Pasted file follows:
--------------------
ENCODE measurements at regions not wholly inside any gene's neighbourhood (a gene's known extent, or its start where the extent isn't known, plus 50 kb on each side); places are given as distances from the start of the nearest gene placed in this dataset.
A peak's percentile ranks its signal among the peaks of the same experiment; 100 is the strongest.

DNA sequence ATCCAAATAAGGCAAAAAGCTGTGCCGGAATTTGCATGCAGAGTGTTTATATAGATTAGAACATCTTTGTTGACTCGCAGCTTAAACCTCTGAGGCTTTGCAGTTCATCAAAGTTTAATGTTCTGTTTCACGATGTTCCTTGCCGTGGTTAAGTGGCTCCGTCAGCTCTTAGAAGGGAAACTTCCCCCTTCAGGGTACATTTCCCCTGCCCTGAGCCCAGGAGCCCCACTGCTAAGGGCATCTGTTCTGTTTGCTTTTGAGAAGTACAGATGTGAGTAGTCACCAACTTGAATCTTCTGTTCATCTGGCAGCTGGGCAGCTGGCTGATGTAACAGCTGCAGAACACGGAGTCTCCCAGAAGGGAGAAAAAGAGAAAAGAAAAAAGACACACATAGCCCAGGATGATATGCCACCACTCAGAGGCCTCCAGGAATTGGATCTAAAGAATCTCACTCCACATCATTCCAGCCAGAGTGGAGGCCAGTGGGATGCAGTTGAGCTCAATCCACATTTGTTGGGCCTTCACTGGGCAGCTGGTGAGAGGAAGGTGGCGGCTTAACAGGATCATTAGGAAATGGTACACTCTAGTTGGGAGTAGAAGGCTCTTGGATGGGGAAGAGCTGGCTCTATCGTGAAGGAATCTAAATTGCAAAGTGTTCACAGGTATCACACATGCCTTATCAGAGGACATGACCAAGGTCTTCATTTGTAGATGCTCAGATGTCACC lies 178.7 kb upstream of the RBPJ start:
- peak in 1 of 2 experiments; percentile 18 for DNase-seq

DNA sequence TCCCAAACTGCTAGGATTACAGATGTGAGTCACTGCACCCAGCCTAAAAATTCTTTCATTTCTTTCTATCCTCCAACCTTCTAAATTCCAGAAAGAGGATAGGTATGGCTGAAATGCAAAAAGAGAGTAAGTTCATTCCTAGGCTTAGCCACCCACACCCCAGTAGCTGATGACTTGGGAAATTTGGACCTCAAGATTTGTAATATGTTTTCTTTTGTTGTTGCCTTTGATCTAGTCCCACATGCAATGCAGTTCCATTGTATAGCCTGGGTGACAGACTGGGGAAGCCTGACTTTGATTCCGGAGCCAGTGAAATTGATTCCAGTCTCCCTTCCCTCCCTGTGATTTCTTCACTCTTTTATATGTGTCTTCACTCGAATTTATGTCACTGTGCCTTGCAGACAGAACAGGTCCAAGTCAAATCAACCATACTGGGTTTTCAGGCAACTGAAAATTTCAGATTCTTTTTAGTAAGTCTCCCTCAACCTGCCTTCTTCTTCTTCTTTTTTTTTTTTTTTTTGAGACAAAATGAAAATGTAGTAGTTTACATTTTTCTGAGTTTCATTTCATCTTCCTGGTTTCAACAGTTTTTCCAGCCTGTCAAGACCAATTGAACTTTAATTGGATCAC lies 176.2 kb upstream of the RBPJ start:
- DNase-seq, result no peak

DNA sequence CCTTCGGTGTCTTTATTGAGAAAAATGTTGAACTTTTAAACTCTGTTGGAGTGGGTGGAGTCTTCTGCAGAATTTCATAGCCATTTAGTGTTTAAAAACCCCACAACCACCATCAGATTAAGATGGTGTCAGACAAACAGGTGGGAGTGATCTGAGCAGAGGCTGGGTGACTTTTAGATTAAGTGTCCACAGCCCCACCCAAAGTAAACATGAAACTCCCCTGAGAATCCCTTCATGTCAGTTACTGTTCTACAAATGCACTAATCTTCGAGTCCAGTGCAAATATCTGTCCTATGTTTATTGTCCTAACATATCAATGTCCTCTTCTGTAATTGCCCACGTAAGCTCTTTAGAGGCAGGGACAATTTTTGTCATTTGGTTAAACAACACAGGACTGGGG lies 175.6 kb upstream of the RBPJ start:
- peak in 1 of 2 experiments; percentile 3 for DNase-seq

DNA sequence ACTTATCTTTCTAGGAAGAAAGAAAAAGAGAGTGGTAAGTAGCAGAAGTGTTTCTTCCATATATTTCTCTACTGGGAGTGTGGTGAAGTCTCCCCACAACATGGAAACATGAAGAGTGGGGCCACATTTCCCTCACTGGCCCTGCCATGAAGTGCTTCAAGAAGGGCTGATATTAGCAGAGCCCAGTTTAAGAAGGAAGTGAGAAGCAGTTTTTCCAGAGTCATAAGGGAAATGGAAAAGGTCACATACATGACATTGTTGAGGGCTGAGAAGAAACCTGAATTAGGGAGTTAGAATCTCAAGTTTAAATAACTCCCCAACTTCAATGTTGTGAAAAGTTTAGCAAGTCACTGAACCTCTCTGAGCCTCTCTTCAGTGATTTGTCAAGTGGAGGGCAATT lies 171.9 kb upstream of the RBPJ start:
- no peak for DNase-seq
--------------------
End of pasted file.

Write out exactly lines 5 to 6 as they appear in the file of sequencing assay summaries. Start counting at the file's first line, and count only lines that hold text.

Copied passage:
DNA sequence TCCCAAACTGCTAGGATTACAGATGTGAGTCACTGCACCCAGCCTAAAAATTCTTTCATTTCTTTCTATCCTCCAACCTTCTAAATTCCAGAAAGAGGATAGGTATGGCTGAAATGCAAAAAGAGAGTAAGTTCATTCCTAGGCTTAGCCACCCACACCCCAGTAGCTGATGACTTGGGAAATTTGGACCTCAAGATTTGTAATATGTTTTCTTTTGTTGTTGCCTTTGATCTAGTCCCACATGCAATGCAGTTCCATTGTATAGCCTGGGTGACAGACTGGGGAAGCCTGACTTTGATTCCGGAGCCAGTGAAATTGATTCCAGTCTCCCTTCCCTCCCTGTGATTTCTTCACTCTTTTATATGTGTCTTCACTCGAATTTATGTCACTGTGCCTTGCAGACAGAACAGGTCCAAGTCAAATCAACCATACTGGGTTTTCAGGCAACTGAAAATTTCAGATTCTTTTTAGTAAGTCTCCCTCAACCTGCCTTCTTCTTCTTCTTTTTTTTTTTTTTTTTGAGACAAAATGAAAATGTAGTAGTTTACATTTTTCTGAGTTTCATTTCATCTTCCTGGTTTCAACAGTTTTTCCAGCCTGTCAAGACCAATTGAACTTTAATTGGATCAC lies 176.2 kb upstream of the RBPJ start:
- DNase-seq, result no peak